10/13/2010 5:57:36 AM By
Researchers who follow data on internet and phone connectivity know how spotty comparable international data is. For households, this is a fact, and when we move into the connectivity of businesses across countries, the data just doesn't exist. So, I was curious today when a new publication from European Commission came out covering "E-communications
" across the EU at the end of 2009. While I was disappointed to not see anything in their survey about how the households were using electronic communications to facilitate business (think of all the reports of people running small Internet businesses on the side), I was struck by one measure I found in the report - "calling over the Internet."
So when measuring if anyone in the household used their computer to make a phone call, the authors found surprisingly little change since 2008 but a lot of heterogeneity across countries. Lithuania and Latvia came in at the top, with more than 60 percent of households reporting these activities while Portugal and Spain came in at the bottom around 10 percent.
As someone who has relied on a digital phone to work for the last six years and because I have had many interactions with companies attempting to globalize which were relying on boundary-less communications like Skype, I think there is something in these statistics worth more of a look. At the least, these statistics seem to point to another indicator of the extent to which a particular country is internationalized.
10/13/2010 5:25:42 AM By
The World Bank Group has released two additional years of data as a part of its Entrepreneurship Database
. For most countries, data is now current through 2009, thus reporting some of the first international entrepreneurship statistics since the economic crisis began. With 112 countries, many with several years time-series, the World Bank Entrepreneurship Database is worth a look for many academics looking for other measures to test entrepreneurship patterns within countries. It’s a parallel effort to some of the popular Doing Business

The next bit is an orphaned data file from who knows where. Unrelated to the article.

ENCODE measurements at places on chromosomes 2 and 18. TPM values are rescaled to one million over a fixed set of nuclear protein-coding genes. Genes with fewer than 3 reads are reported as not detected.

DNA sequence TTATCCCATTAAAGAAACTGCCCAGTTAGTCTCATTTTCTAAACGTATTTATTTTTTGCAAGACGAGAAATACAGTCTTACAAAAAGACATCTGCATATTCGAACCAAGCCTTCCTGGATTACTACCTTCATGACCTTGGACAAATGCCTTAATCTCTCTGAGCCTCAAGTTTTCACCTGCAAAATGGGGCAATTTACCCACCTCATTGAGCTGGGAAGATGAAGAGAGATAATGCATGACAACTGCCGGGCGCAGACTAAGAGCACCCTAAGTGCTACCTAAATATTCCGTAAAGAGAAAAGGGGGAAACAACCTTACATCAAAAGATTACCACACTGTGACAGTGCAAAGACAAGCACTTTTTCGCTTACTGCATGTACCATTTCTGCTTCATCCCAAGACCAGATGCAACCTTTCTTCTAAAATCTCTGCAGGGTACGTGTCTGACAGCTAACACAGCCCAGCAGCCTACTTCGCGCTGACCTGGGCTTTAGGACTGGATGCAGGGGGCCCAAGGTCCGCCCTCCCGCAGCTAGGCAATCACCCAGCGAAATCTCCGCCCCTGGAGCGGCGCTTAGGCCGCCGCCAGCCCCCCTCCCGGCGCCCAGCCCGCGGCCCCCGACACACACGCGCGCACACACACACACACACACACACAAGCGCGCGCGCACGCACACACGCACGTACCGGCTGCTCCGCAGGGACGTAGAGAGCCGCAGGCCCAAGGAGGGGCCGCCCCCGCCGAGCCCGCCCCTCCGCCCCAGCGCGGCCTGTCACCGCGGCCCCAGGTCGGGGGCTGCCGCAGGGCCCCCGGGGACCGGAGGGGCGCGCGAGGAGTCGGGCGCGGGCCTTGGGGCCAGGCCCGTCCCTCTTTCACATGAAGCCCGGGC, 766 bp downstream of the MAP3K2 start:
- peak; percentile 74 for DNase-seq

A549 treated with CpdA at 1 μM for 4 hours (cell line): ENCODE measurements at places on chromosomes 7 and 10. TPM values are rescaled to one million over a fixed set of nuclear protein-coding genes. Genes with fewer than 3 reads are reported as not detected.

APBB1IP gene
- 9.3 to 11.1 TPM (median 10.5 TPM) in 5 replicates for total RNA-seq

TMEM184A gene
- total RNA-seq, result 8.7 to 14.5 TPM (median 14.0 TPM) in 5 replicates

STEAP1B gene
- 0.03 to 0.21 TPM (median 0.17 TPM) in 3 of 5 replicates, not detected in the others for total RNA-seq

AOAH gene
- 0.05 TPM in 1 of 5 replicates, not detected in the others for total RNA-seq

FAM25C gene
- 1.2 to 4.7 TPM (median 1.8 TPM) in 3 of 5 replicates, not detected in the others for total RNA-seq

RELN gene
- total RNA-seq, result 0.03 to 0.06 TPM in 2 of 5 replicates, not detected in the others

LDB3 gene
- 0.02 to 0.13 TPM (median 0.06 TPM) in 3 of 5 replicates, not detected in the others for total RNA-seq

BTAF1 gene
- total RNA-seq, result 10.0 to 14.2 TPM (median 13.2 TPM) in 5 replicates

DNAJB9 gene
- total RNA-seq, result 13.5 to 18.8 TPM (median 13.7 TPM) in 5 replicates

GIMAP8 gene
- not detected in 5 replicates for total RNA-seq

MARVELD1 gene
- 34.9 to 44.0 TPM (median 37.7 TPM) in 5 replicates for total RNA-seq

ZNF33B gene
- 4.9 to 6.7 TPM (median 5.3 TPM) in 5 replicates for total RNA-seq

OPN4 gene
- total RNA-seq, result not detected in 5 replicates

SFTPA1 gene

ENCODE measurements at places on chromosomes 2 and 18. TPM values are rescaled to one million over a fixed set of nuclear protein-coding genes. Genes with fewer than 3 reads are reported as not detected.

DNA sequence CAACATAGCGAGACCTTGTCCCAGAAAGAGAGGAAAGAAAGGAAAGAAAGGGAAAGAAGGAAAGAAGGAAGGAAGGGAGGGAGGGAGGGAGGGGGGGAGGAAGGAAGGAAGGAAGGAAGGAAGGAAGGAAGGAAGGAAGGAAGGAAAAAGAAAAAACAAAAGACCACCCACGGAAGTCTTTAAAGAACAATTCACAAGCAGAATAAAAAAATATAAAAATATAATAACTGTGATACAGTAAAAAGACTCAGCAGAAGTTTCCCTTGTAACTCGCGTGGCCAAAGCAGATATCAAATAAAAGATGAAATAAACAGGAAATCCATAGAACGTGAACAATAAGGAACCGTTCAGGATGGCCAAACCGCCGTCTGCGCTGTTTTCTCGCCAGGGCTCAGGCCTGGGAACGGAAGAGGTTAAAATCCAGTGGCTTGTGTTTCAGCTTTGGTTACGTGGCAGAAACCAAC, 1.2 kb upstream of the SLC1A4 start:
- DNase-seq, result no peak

research and reports different demographics about limited liability corporations within the countries covered.
I expect this chart covering new business entry density in different development classes of countries will get the most press coverage with the current release.
It shows a not so positive picture for new business entry in the developed economies and a relatively bright picture in many developing economies. While the developed economies continue to see higher entry rates, they also saw trend lines which were significantly more effected by the financial crisis.
10/7/2010 9:00:00 AM By
A couple of weeks ago I was in Paris for a great meeting at HEC on University Entrepreneurship organized by Thomas Astebro
. That left me with time for a morning status meeting with Mariarosa Lunati who is currently heading up the Organisation for Economic Co-operation and Development's (OECD) Entrepreneurship Indicators Project (EIP). EIP is a program that Kauffman helped to launch more than five years ago
but which has only in recent years started to produce statistics
that are harmonized across countries on important topics such as the number of high-growth companies, gazelles, and business births/deaths.
The OECD continues to push to get more countries into the series. Through their partnership with Eurostat, the data collection and production of the harmonized statistics has become mandatory within the European Union meaning that within two years all members of the European Union that have the technical capability to produce the EIP statistics will do so annually. While the U.K. might produce statistics this year, that will bring countries such as Germany into the fold. Many non-OECD countries are also now producing the statistics – namely Brazil – with Australia hopefully coming on line this year and Japan in 2012.
In November, EIP will produce two statistical briefs. One of the briefs is sure to be on timely indicators of entrepreneurship across countries while the other topic is still in discussion. These two pieces will be distributed widely and bring some focus to the topic of entrepreneurship before and during Global Entrepreneurship Week. At that same time, the OECD expects to post on its website updated Excel files of country statistics gathered. A longer, more in-depth report will be released in the spring of 2011. In this report, the OECD also expects to discuss hot topics in entrepreneurship measurement including green entrepreneurship, women’s entrepreneurship, and migrant entrepreneurship.
By all indications the EIP is attempting to develop a core set of indicators which are on their way to becoming good time series, as well as to remain relevant in discussing topical issues that can contribute to other OECD programs or identified needs. In this regard, I tip my hat to Mariarosa for the great work she is doing. It’s very exciting to see so many positive developments from this program. With the increasing number of years and countries available, I think the next few years should see much wider analysis of the data within the academic community.
Read the OECD's full summary report
of recent activities.
10/7/2010 5:47:55 AM By